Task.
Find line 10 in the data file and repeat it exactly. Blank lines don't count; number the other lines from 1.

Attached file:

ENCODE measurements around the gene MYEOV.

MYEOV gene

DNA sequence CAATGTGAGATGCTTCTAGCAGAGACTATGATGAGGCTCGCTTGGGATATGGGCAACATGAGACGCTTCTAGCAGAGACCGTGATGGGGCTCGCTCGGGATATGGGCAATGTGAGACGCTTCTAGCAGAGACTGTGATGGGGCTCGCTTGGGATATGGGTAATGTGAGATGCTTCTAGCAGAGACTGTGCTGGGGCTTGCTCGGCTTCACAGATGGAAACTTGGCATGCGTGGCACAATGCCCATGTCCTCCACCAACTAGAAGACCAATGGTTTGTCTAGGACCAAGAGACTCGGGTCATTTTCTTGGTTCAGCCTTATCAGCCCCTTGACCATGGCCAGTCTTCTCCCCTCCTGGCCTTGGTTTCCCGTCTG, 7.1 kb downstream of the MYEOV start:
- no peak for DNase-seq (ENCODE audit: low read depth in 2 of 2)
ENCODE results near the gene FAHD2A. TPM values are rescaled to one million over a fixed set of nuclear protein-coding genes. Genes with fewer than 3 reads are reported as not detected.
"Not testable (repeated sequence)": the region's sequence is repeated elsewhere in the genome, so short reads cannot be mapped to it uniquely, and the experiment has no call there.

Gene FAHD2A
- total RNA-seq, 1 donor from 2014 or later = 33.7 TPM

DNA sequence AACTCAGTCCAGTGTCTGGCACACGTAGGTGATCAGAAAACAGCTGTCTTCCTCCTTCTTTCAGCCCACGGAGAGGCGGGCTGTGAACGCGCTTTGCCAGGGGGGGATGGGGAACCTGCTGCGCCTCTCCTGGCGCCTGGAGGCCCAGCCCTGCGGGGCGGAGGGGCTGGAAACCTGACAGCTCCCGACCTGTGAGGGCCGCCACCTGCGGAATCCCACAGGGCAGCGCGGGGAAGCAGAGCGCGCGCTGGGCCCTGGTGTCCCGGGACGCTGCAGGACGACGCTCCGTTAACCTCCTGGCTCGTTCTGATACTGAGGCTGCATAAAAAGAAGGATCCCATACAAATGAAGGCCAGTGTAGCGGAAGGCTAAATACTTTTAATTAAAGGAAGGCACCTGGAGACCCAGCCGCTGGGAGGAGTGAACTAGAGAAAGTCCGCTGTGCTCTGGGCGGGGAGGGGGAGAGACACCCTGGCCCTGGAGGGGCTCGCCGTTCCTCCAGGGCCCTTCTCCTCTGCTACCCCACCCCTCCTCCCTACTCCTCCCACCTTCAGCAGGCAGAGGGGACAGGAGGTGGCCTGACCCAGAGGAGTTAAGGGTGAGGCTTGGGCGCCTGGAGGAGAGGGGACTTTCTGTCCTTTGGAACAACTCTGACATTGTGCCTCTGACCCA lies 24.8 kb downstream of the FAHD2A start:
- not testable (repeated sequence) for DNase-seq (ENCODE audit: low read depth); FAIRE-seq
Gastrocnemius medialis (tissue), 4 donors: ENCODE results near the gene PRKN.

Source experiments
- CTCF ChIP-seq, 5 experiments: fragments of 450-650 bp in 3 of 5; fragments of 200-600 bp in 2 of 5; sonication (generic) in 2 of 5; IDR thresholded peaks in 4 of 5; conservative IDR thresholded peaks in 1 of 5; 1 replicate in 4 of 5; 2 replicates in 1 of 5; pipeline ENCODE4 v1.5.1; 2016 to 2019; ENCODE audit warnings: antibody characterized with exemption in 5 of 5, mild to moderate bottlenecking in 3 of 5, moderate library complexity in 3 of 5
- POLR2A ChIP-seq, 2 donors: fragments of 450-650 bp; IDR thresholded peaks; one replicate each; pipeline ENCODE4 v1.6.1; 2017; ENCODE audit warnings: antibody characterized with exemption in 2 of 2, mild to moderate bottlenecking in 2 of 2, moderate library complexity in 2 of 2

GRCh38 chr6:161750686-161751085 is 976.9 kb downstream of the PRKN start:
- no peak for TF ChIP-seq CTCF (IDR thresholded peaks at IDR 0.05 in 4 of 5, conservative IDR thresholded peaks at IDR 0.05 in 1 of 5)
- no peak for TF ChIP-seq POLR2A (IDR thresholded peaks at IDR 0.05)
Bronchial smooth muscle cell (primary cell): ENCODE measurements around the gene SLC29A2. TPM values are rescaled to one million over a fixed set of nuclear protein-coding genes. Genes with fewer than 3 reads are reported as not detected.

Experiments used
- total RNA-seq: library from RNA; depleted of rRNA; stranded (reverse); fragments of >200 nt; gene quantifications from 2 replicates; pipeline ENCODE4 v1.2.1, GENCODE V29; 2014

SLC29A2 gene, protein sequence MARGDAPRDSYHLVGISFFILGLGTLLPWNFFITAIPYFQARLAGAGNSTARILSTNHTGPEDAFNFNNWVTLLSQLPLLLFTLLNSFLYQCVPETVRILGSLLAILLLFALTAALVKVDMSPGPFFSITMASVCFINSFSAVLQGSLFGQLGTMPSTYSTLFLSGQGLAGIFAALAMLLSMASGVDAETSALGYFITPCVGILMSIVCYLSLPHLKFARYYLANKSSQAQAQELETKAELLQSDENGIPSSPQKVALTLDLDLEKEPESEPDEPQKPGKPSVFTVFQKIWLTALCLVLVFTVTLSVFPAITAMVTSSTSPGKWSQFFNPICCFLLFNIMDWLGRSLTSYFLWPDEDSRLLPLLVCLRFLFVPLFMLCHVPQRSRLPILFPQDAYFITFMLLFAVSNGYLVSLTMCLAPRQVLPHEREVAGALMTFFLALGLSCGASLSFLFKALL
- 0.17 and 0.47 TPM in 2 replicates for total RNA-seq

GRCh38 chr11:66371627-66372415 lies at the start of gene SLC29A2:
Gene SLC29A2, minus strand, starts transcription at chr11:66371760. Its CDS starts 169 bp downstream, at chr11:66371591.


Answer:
- not testable (repeated sequence) for DNase-seq (ENCODE audit: low read depth); FAIRE-seq